This study examined expectations of teachers on the part of immigrant pupils and their host peers, as well as the expectations which members of each of these groups attribute to their counterparts in the other group. Questionnaires were administered to 1710 pupils in Israeli primary and secondary schools - 610 immigrants from the former Soviet Union and 1100 of their classmates. Immigrant and host respondents were asked to indicate the extent to which they expected their teachers to meet criteria in the areas of help and assistance, teaching competence, and fairness; they also assessed the extent to which these teacher characteristics are important for members of the other group. Results showed greater expectations for help among host pupils, and greater expectations for competence among their immigrant peers. It was also found that host pupils believe teachers' help to be more important to the immigrants than is actually the case; conversely, immigrants tend to underestimate the importance of help to their host peers. These findings were explained in terms of both cultural differences between the groups and aspects of the immigrants' situation.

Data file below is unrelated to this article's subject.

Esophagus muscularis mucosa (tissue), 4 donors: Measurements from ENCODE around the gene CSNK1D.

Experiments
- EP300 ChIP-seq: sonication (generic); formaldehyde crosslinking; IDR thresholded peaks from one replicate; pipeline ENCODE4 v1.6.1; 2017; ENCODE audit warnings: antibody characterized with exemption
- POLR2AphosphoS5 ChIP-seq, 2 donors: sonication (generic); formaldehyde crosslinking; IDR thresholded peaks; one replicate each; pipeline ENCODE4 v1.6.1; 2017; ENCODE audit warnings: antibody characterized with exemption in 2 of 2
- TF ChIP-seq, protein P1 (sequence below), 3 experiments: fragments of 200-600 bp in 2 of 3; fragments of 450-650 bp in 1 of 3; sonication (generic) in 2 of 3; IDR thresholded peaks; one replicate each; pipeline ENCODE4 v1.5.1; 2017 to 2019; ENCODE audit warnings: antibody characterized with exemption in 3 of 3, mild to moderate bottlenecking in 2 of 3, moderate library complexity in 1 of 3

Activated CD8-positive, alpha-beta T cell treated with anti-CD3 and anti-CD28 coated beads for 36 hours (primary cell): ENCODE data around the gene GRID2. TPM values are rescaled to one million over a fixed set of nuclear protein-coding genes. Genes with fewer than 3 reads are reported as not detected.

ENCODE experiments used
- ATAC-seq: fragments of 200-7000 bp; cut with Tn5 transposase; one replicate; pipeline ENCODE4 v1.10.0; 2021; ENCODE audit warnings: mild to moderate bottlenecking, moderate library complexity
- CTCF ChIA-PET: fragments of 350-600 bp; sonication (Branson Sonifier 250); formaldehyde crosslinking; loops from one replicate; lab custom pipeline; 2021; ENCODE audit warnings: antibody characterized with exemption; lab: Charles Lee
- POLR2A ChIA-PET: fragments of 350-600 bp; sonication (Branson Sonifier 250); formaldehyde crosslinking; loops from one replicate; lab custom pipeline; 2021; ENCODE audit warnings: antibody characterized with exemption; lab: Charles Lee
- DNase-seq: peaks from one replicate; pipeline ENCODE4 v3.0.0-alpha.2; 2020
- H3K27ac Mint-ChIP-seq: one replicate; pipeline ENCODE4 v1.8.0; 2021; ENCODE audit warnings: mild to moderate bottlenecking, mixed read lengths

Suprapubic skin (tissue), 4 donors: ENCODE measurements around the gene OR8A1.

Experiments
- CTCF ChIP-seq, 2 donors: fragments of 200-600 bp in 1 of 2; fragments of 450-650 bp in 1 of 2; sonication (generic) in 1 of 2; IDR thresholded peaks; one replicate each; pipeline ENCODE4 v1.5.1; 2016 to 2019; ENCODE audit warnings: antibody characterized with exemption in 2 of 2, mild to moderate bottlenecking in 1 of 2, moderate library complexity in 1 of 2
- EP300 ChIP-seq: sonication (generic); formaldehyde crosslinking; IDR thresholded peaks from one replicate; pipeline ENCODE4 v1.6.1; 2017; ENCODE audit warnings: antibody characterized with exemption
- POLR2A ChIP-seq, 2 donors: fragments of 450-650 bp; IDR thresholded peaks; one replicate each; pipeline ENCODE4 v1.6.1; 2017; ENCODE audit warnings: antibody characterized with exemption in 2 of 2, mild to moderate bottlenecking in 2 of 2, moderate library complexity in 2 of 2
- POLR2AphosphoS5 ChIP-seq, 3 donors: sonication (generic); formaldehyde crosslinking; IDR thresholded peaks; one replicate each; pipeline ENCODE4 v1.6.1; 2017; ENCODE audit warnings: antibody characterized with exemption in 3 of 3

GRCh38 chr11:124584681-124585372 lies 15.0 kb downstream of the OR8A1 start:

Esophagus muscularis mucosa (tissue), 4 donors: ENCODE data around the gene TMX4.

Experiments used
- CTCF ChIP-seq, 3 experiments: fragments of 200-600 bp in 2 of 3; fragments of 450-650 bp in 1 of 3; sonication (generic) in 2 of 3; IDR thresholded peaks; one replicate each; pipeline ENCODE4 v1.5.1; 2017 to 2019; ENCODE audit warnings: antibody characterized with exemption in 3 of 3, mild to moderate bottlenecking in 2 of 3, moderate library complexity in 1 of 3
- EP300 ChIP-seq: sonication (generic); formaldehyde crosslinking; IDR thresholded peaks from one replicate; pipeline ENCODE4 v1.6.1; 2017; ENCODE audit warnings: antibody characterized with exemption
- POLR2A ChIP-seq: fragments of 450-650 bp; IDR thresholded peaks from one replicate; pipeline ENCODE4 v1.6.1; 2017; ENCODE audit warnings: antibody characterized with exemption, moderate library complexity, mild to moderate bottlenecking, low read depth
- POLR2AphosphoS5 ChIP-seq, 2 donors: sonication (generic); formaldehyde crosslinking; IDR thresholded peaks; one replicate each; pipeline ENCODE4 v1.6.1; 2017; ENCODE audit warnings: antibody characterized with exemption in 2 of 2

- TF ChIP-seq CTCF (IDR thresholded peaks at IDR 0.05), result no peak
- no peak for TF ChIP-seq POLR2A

|Number of pages
|British Journal of Educational Psychology
|Published - Sep 1996